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Chef Ivan Orkin on the Story of Ivan Ramen

Photo: Daniel Krieger

"I'm a Jewish guy from New York with a Woody Allen complex" was one of the first things Ivan Orkin muttered as he sat down for an interview in the dining concourse beneath Grand Central Station. The chef has reacquainted himself with that subterranean food hall in recent months, having to commute into the city every day as he works on opening a ramen shop downtown. As some people may know (certainly all those who lined up for blocks to try his food at Momofuku Noodle Bar), the chef made a name for himself with two ramen shops in the outskirts of Tokyo, Japan. In the years he spent developing those businesses — Ivan Ramen and Ivan Ramen Plus — he was able to live out his Japanophile dreams and build a family. But he's back in his home city and ready to bring his brand of noodles to a new audience.

In part one of this interview with the chef, Orkin talks about how he fell in love with Japan, his experiences training in various New York City kitchens in the 1990s, and how he ended up hitting it out of the park in Tokyo.

You were born in New York, ended up living and working in Japan, and now you're back in New York...
I'm a Japanophile who became a chef. I mean, I've always loved food. I've always been almost weirdly into food since I was a kid. I think every important memory of mine might actually be wrapped up into food. When I was a kid, though, being a chef wasn't cool. It wasn't a great source of income, and there weren't very many TV shows except for Julia Child and the Galloping Gourmet. In 1981, when I graduated high school, I was a little nervous about it. I didn't have any role models, but my parents were supportive.

So I went to college instead. My other passion was Japan, so I went to the University of Colorado at Boulder and studied Japanese. I graduated, moved to Japan, lived there for a while, taught English, and realized that teaching English was not for me. So I came back to America with my tail between my legs, kind of.

How old were you at the time?
I was like 25 or 26. I didn't really achieve anything in Japan, which bummed me out. I'm a hardcore Japan fan. I love it so much that sometimes I'll laugh at the white guys in Tokyo, and then my wife will remind me that I myself am white. When I left my first time there, I was disappointed and didn't know what to do with myself. But I ended up rediscovering my other passion, which was food, and I went to the Culinary Institute of America.

How did you rediscover that passion?
I was selling computer components, a job that was dumb and not for me. My dad, when I called him, basically yelled at me and told me to stop whining and figure out what to do with my life. I told them I thought I should be a cook, and they agreed. Some people get into the food world and after a certain amount of time, they start thinking about something else. But as soon as I became a chef — or cook, rather, because I hate the word "chef" — I knew that I was meant to be around food. I've never changed.

What happened after CIA?
I did my externship at Mesa Grill early on in the restaurant's history, in 1991 or 1992, when it was really, really hot. It was a great experience. Bobby [Flay] was in the kitchen everyday, and the guys that cooked there were all my age and really great people. I learned to cook there. Bobby is a very different kind of thing now, but he is an extremely important chef. It was a really interesting place to be.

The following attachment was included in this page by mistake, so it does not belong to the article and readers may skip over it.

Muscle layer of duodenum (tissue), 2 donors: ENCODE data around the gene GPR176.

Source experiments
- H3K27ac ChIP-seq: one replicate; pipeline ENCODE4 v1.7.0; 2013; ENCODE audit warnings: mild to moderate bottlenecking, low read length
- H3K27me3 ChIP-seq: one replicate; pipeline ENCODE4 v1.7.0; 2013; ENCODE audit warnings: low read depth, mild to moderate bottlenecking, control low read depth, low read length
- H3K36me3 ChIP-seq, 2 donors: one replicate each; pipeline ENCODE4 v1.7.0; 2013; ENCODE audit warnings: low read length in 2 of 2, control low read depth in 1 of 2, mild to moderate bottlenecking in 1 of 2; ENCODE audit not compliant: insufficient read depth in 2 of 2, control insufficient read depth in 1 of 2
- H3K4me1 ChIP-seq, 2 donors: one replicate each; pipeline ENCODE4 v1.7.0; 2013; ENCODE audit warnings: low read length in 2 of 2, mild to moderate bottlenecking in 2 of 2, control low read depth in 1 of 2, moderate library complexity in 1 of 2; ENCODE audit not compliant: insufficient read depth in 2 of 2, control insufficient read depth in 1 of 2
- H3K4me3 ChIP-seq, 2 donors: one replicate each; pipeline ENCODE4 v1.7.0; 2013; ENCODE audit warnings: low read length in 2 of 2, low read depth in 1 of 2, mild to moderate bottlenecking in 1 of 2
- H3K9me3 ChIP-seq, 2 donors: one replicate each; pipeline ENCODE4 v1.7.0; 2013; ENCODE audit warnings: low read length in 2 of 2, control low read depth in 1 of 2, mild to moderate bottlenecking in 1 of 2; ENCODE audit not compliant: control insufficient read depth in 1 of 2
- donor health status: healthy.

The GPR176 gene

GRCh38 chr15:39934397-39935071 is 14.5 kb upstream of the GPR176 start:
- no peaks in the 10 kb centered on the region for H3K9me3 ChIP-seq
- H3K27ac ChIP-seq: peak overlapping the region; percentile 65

How so?
Now all of these young cooks are looking at Zak Pelaccio and David Chang as the rock star chefs who have American-inflected cuisine. It's kind of a foregone conclusion now. But when I was coming up, Western Europe was leading the charge. Now, you say Larry Forgione, and nobody blinks. Those were the guys that opened the door. One of the reasons I opened a ramen shop is because I couldn't possibly have done American food. If I were to tell a Japanese person, even now, that I'm doing American food, they'd think I was going to make hot dogs. The concept of regional American cuisine is still not totally there yet. I wasn't there for a long time — like six or seven months.

That's still pretty long considering today's standards.
When I was growing up, you didn't work in a kitchen for less than a year, unless you had a problem or were a loser [laughs]. You sucked it up. The young chefs now, I don't think they suck it up as much anymore. I don't mean you should be sexually harassed or hurt, but being a young cook is not and should not be a pleasant thing. It's an extremely rough craft, and the pressure, in a city like this, is really high. Being a good cook is about how much mettle you have, not just your chops. All those great cooks you see now worked their balls off, burned all their fingers, and got yelled at and cried in the bathroom. That's just the deal. It's an important right of passage. There's of course nothing wrong with working at Sodexho or an R & D kitchen — this is a wonderful, vast industry — but if you want to be a craftsperson, you really need to just suck it up.

What happened after Mesa?
Then I worked at Lutèce, which was great. It was a real old world kitchen. It was basically the chef and nobody else. In most kitchen, there's the hierarchy, but at Lutèce, it was the chef and then the rest of us. Of course, being the guy at the bottom, I knew, but there was no real bullying or bullshit. The place would close for July and August, and after Memorial Day it would only open from Monday to Friday. We'd all work full shifts — lunch and dinner — and you never took a sick day. There was no one to cover for you, so you just didn't.